Can Yankee Candle reviews predict Covid-19 surges? It's complicated

Alexandra Ciufudean October 10, 2022
Can Yankee Candle reviews predict Covid-19 surges? It's complicated

Featured

According to researchers at Northeastern University, Massachusetts, negative Yankee Candle reviews can help track covid-19 cases.

As the CDC announces a switch from daily to weekly covid-19 updates, the internet is turning to perhaps the most unconventional tracking method yet.

The Northeastern study is part of a rising trend of scientists using online clues, or “breadcrumbs” – such as Google searches for chicken noddle soup delivery – to potentially predict spikes in covid cases.

Crop unrecognizable female lighting aromatic glass jar candle while standing at table in evening at home

What can Yankee Candle reviews tell us about Covid-19 cases?

Amazon reviews of highly scented products – such as Yankee Candles – tend to be associated with rises in cases of covid-19. One of the disease’s signature symptoms, anosmia or loss of smell, might be to blame for the upticks in disappointed one-star reviews.

But the researcher behind the recent Northeastern University study, assistant professor of political science Nicholas Beauchamp, was not the first to notice the connection.

The topic became popular during the height of the covid-19 pandemic when a number of Twitter users noticed a spate of recent reviews complaining their scented candle was…just a candle. Maybe, the user quipped, the reviewers were also “feeling a little hot and nothing has much taste for the last couple days.”

In other words – maybe it was covid.

Stanford psychophysiologist Katie Petrova seized the opportunity to dig deeper. In a detailed Twitter thread, she analysed reviews from a number of online scented candle sellers between January 2017 and November 2020.

Petrova’s Twitter study, though not official, did account for run-of-the-mill negative reviews and compared data from across different brands of scented candles for accuracy.

Her conclusion? “Since the beginning of [2020], the proportion of reviews mentioning lack of scent grew from < 2% in January to close to 6% in November.” Reviews complaining of “no scent” had also gone up considerably.

Northeastern study cautious about power to predict covid-19 surges

In his study, Beauchamp charted scented candle reviews over a three-year period, from September 2018 to January 2021, adjusting for the seasonal overlap of colds, flus and the purchase of candles.

He found that increased covid cases seemed to predict a spike in “no smell” reviews: “For every 100,000 new covid-19 cases a week in the US over the study period, the number of Yankee Candle reviews saying the product had no smell went up by 0.25 percentage points.”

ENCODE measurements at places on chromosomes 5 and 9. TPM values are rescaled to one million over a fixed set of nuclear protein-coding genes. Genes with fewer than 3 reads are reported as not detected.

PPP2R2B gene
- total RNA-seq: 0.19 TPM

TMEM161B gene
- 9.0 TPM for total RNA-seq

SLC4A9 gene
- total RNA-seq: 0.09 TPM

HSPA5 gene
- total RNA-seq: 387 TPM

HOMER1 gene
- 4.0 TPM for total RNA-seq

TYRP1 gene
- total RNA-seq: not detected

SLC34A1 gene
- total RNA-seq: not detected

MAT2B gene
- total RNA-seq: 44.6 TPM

The covid-19 cases preceded the negative reviews, but when Beauchamp added data from the past six months, including the Omicron wave, there was a reversal. “It is now predictive in the sense that, in theory, the reviews give us a slight heads up,” he says. 

However, Beauchamp is self-deprecating when talking about the study. “It’s not revolutionizing the study of either COVID or smell or social media,” he says, though he admits that he may have tapped into a previously-underrated data source.

“The core idea behind this approach,” he adds in the paper’s conclusion, “is that unwitting symptoms may be especially revealing, perhaps even more revealing than symptoms that may be confounded by conscious expectations, and that this may particularly be the case when there happens to be a single symptom like anosmia that is both highly distinctive, yet underappreciated and little-discussed.”

Twitter goes to town on the Yankee Candle – covid connection

As Beauchamp himself says, “it starts with a viral tweet, and it ends with a punchline.”

Considering the connection between Yankee Candle reviews and covid-19 surges was first noticed and popularised on Twitter, the study has come full circle in a way.

Users are already picking up on Beauchamp and colleagues’ research to validate long-held hunches, and to turn into a meme.

 

Have something to tell us about this article?
Let us know
Alexandra Ciufudean is the Head of Entertainment at The Focus where she manages a growing team of outstanding writers. On a day-to-day basis, she hunts for the latest in online trends and keeps her finger on the pulse of US culture, politics, and celebs. Alexandra helped launch The Focus in 2020 and developed the site into an expert online news source. A language nerd through and through, she boasts 5 years of experience as an editor, writer, and content specialist across web, video, and social platforms, and a master's degree in Comparative Literature.